Using Presence to Make Web Meetings Manageable

IM-based availability indicators are at the heart of Convoq's new online collaboration service.
It's increasingly rare in today's busy corporate environment for meetings go off without a hitch -- particularly those unscheduled, urgent discussions that arise so frequently.

It's true even for conference calls or online, virtual meetings -- perhaps even more so, since they're often viewed as being more informal. Invariably, it seems that a key participant arrives late or woefully unprepared, or is too busy to make the meeting at all. And occasionally, appropriate subject-matter experts be accidentally left out altogether.

Fortunately, a new player in the real-time collaboration and conferencing space aims to tackle such problems -- at least as they apply in the online realm. This week at the DEMO show, Boston-based Convoq -- which had been formerly known as Applied Messaging and adopted its current moniker with its latest round of financing -- took the wraps off its hosted solution, ASAP, which leverages presence and availability information gleaned from IM, to ensure meaningful collaboration.

While the company's solution offers a suite of online collaborative tools -- text-based IM and chat, file transfers, audio conferencing, videoconferencing, PowerPoint sharing, and screen sharing -- its real power thus lies in its convocation management engine.

ASAP's core technology provides for intelligently launching meetings -- commencing collaborative sessions only when each necessary person is available, as determined through presence-based data. That means that invitations to a meeting won't activate until every key participant has changed their IM status indicator to "available," or the equivalent. (Indeed, the product's actual abbreviation stands for "As Soon as Present.") Users not on IM are sent e-mail invites.

The system also supports group presence indicators -- dubbed "lifelines" -- which tie a collection of subject-matter experts into a single contact name. Messages to the group are routed to the first available member. As a result, users could click on the appropriate pipeline to begin chatting with a customer rep, or a help desk technician, for instance.

Combined with ASAP's meeting scheduling technology, the system is aimed at offering companies an easy way to convene meetings that involve everyone necessary.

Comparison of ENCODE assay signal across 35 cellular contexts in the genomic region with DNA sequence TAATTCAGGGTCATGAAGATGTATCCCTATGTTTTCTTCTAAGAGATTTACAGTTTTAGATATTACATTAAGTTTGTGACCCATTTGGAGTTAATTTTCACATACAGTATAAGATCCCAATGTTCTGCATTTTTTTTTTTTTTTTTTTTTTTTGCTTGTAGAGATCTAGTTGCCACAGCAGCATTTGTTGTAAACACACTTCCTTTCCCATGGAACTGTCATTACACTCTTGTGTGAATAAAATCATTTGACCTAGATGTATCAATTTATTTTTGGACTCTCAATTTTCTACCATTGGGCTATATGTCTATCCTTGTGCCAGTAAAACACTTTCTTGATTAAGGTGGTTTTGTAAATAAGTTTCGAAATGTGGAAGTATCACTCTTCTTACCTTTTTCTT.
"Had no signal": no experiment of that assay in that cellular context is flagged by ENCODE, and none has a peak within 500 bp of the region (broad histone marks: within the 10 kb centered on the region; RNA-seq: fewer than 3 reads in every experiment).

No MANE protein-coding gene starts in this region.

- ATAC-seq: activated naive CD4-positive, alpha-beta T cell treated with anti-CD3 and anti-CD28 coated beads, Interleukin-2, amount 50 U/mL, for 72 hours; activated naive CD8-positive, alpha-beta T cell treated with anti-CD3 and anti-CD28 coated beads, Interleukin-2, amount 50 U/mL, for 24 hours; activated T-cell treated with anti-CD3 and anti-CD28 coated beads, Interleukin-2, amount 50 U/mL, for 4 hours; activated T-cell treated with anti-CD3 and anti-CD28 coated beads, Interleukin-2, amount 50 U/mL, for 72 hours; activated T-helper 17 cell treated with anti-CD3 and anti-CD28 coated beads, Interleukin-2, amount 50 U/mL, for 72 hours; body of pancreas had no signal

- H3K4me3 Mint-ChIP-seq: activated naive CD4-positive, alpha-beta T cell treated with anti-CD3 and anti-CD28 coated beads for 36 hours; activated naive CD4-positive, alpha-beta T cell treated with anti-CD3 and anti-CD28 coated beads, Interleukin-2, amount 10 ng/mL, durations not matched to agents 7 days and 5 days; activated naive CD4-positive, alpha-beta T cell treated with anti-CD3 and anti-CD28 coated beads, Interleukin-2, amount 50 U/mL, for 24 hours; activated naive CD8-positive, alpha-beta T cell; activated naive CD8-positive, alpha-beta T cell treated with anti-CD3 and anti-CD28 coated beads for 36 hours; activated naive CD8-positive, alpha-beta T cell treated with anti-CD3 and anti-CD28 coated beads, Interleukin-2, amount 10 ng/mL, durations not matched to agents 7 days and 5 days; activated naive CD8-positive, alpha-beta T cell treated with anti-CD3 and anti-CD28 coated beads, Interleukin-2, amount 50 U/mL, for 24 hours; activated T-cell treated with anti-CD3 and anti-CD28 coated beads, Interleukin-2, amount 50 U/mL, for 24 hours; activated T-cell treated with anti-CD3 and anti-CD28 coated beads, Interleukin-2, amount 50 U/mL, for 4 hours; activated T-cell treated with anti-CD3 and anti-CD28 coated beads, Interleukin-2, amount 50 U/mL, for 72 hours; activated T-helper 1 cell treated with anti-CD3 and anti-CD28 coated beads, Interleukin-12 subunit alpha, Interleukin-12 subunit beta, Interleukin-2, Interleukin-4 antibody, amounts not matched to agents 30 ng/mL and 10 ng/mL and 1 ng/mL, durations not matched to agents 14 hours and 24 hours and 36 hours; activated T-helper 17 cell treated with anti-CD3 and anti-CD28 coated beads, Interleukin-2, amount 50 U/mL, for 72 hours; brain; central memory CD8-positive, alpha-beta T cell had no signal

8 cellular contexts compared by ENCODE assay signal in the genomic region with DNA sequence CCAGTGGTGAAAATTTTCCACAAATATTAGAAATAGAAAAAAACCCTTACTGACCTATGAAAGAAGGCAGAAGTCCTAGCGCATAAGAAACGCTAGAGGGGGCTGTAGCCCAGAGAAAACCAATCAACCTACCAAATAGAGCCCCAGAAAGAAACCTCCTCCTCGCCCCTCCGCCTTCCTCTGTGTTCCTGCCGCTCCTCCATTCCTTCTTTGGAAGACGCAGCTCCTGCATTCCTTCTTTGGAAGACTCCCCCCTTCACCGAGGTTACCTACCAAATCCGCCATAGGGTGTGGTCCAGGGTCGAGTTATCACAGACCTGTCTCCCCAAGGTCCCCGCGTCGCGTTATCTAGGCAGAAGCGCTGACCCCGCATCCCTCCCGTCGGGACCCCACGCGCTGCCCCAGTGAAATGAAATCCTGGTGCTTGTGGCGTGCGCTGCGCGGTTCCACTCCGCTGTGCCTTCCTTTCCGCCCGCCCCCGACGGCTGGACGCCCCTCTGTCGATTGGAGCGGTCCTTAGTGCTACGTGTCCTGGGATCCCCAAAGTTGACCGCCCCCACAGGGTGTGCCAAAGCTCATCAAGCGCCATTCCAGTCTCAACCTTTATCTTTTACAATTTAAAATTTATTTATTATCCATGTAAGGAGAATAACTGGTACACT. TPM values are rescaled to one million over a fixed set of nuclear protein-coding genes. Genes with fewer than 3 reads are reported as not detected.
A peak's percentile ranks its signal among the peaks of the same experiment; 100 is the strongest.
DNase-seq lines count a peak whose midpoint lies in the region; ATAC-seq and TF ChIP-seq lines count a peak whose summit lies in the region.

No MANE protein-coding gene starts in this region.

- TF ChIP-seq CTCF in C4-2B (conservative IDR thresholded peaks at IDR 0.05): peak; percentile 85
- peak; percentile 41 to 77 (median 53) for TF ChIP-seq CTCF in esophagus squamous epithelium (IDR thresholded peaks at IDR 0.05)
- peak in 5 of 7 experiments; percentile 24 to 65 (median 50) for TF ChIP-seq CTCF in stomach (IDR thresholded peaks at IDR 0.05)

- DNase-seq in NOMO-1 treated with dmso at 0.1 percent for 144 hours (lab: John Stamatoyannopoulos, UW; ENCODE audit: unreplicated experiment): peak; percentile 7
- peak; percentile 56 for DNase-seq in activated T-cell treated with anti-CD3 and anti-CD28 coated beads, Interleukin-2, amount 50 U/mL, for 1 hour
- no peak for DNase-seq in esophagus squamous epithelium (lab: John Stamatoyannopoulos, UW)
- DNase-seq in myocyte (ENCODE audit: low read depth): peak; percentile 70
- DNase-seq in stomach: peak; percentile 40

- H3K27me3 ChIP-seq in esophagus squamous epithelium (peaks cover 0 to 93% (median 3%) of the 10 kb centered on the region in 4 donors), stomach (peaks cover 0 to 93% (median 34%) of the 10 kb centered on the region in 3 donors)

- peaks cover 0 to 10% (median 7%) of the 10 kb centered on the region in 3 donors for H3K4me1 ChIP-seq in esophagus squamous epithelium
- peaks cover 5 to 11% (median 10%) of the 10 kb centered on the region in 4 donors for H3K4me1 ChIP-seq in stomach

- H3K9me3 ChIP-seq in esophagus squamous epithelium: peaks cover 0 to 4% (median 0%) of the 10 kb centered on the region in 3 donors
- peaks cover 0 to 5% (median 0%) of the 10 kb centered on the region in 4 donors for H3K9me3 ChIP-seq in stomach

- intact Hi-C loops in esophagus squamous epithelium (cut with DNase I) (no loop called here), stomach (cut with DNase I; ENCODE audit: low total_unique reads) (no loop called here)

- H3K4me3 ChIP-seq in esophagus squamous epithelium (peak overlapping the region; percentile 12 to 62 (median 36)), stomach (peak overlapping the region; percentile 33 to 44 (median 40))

"In Web collaboration ... one issue is gathering groups together rapidly, but the second is even tougher -- finding out who the experts are, who's got the corporate knowledge," Convoq Chief Executive Chuck Digate said. "It's not in databases any more, it's sitting in peoples' heads. Getting information when you want it, from the right people, is critical ... One of our premier functionalities is the ability to get to people you don't know -- the ability to find expert resources, which we call 'lifelines.'"

Numerous, smaller features further simplify this process. The system also supports scheduled meetings, which can be automatically added to users' Outlook calendars. Additionally, an ability for users to designate "stand-ins" enables meetings -- scheduled or otherwise -- to take place even when personnel specifically invited by the meeting's organizer might not be available.

A special "VIP" feature enables users to designate key contacts for whom they wish to make themselves available -- such as key customers or investors -- while limiting their general availability to all others.

The system's client-side user interface also ties neatly into users' public or enterprise IM clients. ASAP automatically integrates contact lists into its own multi-network client, while enabling text IM users to receive meeting invites.

"Whether you use Trillian, AIM, MSN, Yahoo!, Sametime or Microsoft Live Communication Server, we support all those IM systems in our first release," Digate said. "Or whether you're not in any IM system but have an e-mail address, the system will aggregate all of those."

Furthermore, relatively little is required on the client side to support the solution. Like a handful of players in the IM and collaboration field -- such as Userplane -- Convoq has opted to base its solution on Macromedia Flash, which has the benefit of already being widely deployed, since an estimated 90-plus percent of Web users already have Flash installed.

The system also offers security and management features. Conversations and collaborative sessions are encrypted using SSL, and ASAP offers text transcript and event logging. IT administrators can manage users, and provision contact lists and pipelines. Coming upgrades will include LDAP integration.

Despite the innovative features, Convoq naturally faces competition from established players in Web conferencing -- a number of whom are getting into the IM and presence business.

WebEx and Yahoo! , for instance, have a partnership integrating their enterprise offerings. FaceTime Communications has a deal with Latitude, now a unit of Cisco , for similar integration work. Meanwhile, the IM networks -- as well as startups like Userplane -- are seeking to bring more advanced forms of multimedia communication to IM.

Still, the company is nonchalant.

"Yes, there are big players in that marketplace," Digate said. "But it's also a real opportunity for some real innovation."

Christopher Saunders is managing editor of

How can your business integrate IM into your existing tools and processes? Join us at the Instant Messaging Planet Spring Conference and Expo, March 3 and 4 in Boston. Sessions include: "IM Technology Introduction: Transports, Protocols, and Integration into Your Systems" and "Integrating Business Applications: The Collaborative Workplace."

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